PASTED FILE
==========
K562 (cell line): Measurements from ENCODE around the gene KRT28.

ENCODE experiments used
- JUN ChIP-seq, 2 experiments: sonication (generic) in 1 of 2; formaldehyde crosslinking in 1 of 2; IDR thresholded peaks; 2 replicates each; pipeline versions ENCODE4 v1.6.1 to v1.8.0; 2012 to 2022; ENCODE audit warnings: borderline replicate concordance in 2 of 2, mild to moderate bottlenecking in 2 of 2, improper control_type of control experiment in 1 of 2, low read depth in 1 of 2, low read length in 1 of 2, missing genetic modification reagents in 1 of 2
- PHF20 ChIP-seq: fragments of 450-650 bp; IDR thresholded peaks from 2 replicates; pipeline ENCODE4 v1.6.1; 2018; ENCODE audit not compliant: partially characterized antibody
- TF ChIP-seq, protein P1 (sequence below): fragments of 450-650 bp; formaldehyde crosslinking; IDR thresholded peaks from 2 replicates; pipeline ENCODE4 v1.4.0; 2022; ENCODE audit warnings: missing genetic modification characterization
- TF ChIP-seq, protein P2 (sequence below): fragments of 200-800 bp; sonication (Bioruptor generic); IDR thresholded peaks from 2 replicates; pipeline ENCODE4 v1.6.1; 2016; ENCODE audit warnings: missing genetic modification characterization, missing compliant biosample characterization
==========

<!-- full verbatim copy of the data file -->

K562 (cell line): Measurements from ENCODE around the gene KRT28.

ENCODE experiments used
- JUN ChIP-seq, 2 experiments: sonication (generic) in 1 of 2; formaldehyde crosslinking in 1 of 2; IDR thresholded peaks; 2 replicates each; pipeline versions ENCODE4 v1.6.1 to v1.8.0; 2012 to 2022; ENCODE audit warnings: borderline replicate concordance in 2 of 2, mild to moderate bottlenecking in 2 of 2, improper control_type of control experiment in 1 of 2, low read depth in 1 of 2, low read length in 1 of 2, missing genetic modification reagents in 1 of 2
- PHF20 ChIP-seq: fragments of 450-650 bp; IDR thresholded peaks from 2 replicates; pipeline ENCODE4 v1.6.1; 2018; ENCODE audit not compliant: partially characterized antibody
- TF ChIP-seq, protein P1 (sequence below): fragments of 450-650 bp; formaldehyde crosslinking; IDR thresholded peaks from 2 replicates; pipeline ENCODE4 v1.4.0; 2022; ENCODE audit warnings: missing genetic modification characterization
- TF ChIP-seq, protein P2 (sequence below): fragments of 200-800 bp; sonication (Bioruptor generic); IDR thresholded peaks from 2 replicates; pipeline ENCODE4 v1.6.1; 2016; ENCODE audit warnings: missing genetic modification characterization, missing compliant biosample characterization